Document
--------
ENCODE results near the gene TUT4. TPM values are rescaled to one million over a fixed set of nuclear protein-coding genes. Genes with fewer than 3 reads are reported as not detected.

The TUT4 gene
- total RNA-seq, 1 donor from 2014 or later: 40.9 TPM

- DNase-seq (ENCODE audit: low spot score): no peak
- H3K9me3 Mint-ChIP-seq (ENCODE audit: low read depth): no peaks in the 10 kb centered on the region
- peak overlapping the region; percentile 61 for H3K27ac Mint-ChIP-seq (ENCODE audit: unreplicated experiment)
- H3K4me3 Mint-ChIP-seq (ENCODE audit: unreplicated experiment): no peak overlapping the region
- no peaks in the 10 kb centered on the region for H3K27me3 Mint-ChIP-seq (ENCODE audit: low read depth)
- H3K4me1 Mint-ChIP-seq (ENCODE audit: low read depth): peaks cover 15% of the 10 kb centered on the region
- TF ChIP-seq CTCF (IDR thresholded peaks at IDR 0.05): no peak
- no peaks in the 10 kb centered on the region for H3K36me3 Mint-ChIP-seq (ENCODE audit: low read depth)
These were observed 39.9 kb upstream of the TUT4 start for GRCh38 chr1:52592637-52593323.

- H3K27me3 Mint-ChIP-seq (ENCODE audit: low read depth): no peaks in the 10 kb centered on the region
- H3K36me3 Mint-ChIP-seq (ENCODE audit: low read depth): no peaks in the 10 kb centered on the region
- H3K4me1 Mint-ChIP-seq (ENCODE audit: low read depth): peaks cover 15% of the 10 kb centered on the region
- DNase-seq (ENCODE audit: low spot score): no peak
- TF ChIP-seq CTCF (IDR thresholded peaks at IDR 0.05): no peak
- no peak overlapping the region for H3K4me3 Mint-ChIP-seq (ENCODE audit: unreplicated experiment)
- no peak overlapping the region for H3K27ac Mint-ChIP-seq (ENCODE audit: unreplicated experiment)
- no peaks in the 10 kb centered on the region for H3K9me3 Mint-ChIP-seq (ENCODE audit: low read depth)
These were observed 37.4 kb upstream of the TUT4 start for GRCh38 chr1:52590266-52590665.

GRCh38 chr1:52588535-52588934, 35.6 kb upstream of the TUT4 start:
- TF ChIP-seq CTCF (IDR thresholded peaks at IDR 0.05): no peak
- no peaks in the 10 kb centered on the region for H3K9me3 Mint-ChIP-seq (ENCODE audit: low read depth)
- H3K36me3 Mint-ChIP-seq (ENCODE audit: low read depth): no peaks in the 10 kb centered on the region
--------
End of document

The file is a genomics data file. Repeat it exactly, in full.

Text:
ENCODE results near the gene TUT4. TPM values are rescaled to one million over a fixed set of nuclear protein-coding genes. Genes with fewer than 3 reads are reported as not detected.

The TUT4 gene
- total RNA-seq, 1 donor from 2014 or later: 40.9 TPM

- DNase-seq (ENCODE audit: low spot score): no peak
- H3K9me3 Mint-ChIP-seq (ENCODE audit: low read depth): no peaks in the 10 kb centered on the region
- peak overlapping the region; percentile 61 for H3K27ac Mint-ChIP-seq (ENCODE audit: unreplicated experiment)
- H3K4me3 Mint-ChIP-seq (ENCODE audit: unreplicated experiment): no peak overlapping the region
- no peaks in the 10 kb centered on the region for H3K27me3 Mint-ChIP-seq (ENCODE audit: low read depth)
- H3K4me1 Mint-ChIP-seq (ENCODE audit: low read depth): peaks cover 15% of the 10 kb centered on the region
- TF ChIP-seq CTCF (IDR thresholded peaks at IDR 0.05): no peak
- no peaks in the 10 kb centered on the region for H3K36me3 Mint-ChIP-seq (ENCODE audit: low read depth)
These were observed 39.9 kb upstream of the TUT4 start for GRCh38 chr1:52592637-52593323.

- H3K27me3 Mint-ChIP-seq (ENCODE audit: low read depth): no peaks in the 10 kb centered on the region
- H3K36me3 Mint-ChIP-seq (ENCODE audit: low read depth): no peaks in the 10 kb centered on the region
- H3K4me1 Mint-ChIP-seq (ENCODE audit: low read depth): peaks cover 15% of the 10 kb centered on the region
- DNase-seq (ENCODE audit: low spot score): no peak
- TF ChIP-seq CTCF (IDR thresholded peaks at IDR 0.05): no peak
- no peak overlapping the region for H3K4me3 Mint-ChIP-seq (ENCODE audit: unreplicated experiment)
- no peak overlapping the region for H3K27ac Mint-ChIP-seq (ENCODE audit: unreplicated experiment)
- no peaks in the 10 kb centered on the region for H3K9me3 Mint-ChIP-seq (ENCODE audit: low read depth)
These were observed 37.4 kb upstream of the TUT4 start for GRCh38 chr1:52590266-52590665.

GRCh38 chr1:52588535-52588934, 35.6 kb upstream of the TUT4 start:
- TF ChIP-seq CTCF (IDR thresholded peaks at IDR 0.05): no peak
- no peaks in the 10 kb centered on the region for H3K9me3 Mint-ChIP-seq (ENCODE audit: low read depth)
- H3K36me3 Mint-ChIP-seq (ENCODE audit: low read depth): no peaks in the 10 kb centered on the region